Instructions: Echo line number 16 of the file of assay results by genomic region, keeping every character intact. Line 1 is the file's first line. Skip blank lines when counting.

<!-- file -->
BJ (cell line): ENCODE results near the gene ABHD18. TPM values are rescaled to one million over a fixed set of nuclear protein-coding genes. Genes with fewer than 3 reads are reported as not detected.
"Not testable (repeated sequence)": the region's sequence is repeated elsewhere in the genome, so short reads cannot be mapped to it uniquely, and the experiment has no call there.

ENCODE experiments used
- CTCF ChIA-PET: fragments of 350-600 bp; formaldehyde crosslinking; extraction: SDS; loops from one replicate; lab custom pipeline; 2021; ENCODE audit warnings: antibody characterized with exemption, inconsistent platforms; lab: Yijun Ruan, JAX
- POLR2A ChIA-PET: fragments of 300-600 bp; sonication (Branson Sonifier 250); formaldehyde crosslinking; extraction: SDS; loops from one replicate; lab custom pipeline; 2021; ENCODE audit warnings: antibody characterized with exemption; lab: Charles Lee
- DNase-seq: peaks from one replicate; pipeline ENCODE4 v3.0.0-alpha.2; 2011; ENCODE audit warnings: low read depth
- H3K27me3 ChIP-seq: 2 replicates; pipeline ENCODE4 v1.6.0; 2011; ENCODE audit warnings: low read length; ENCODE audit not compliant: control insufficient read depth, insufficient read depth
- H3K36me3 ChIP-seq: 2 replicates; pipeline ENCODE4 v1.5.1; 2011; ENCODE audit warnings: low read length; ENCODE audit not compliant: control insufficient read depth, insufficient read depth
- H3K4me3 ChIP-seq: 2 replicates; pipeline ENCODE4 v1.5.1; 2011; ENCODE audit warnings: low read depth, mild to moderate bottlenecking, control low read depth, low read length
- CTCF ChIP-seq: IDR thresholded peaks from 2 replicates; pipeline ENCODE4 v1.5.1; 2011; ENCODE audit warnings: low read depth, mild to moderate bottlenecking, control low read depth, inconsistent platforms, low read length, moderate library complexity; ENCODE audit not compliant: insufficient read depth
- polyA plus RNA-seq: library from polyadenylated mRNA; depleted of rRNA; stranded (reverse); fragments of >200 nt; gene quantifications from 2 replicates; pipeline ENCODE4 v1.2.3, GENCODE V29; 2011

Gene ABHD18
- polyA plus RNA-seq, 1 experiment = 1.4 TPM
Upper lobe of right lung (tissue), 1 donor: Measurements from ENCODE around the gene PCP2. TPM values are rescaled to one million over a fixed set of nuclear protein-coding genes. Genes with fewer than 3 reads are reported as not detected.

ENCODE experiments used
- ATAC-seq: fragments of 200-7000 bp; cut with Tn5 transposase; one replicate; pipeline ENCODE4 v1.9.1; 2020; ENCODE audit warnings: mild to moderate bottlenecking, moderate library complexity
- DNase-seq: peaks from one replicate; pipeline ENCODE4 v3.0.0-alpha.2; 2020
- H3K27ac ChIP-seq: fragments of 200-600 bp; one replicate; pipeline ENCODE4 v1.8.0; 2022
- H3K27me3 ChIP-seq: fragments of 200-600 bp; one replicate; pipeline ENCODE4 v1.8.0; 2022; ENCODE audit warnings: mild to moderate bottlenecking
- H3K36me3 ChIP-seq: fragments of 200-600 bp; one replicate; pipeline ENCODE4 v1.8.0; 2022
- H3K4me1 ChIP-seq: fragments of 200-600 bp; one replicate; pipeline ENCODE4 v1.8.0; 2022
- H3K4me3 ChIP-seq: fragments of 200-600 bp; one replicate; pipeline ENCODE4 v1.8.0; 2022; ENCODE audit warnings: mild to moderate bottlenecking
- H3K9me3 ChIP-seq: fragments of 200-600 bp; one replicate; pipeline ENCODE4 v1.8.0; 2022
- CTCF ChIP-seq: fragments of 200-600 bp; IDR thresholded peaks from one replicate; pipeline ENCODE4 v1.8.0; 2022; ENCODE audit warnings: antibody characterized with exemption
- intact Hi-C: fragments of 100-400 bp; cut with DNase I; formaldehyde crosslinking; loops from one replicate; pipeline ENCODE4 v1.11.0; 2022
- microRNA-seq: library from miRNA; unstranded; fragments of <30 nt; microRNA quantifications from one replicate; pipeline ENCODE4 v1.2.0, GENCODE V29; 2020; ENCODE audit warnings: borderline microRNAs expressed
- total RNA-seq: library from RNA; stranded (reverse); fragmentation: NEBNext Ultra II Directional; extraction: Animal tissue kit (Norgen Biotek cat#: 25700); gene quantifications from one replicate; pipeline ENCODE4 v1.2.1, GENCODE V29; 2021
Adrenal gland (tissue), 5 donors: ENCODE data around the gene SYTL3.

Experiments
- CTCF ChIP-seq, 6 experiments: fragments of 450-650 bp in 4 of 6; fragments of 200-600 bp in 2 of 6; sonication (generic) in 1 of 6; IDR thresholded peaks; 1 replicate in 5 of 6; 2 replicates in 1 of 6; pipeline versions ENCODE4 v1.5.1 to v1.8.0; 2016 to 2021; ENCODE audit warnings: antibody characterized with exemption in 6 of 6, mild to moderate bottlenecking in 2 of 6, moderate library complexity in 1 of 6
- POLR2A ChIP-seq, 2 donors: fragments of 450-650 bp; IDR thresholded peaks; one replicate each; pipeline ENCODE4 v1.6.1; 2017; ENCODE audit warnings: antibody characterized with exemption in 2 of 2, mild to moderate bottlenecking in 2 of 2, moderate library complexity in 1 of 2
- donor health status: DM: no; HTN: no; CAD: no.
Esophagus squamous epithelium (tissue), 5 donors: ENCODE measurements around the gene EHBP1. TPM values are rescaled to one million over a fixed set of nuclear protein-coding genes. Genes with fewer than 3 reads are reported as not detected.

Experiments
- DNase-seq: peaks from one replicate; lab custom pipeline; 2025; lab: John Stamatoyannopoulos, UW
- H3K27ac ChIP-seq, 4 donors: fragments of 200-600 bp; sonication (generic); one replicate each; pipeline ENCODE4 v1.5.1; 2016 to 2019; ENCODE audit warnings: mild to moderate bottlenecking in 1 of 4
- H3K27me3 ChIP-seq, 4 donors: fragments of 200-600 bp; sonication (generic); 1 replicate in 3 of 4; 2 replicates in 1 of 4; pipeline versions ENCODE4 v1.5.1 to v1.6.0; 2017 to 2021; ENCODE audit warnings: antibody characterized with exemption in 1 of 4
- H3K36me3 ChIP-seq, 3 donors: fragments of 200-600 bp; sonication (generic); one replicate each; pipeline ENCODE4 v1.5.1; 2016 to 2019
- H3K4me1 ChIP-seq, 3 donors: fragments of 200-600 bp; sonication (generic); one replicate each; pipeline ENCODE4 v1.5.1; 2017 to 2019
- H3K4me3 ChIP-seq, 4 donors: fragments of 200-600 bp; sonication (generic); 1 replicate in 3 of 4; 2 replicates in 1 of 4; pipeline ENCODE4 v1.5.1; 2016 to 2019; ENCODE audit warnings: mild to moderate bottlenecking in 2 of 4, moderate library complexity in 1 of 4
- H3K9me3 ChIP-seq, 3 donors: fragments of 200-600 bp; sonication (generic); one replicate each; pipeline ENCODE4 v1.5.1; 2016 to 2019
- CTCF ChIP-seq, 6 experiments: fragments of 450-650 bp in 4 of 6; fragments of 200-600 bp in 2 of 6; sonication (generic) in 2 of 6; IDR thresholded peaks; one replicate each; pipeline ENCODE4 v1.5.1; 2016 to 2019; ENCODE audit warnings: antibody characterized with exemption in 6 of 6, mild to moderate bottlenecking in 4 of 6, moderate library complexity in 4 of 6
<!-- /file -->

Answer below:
- ATAC-seq: fragments of 200-7000 bp; cut with Tn5 transposase; one replicate; pipeline ENCODE4 v1.9.1; 2020; ENCODE audit warnings: mild to moderate bottlenecking, moderate library complexity